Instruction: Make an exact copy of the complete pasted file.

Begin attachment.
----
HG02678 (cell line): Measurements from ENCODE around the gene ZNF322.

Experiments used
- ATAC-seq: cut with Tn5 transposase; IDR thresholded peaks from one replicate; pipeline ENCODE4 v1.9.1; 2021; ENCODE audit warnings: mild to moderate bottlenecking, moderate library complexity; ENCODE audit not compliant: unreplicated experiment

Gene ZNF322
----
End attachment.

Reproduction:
HG02678 (cell line): Measurements from ENCODE around the gene ZNF322.

Experiments used
- ATAC-seq: cut with Tn5 transposase; IDR thresholded peaks from one replicate; pipeline ENCODE4 v1.9.1; 2021; ENCODE audit warnings: mild to moderate bottlenecking, moderate library complexity; ENCODE audit not compliant: unreplicated experiment

Gene ZNF322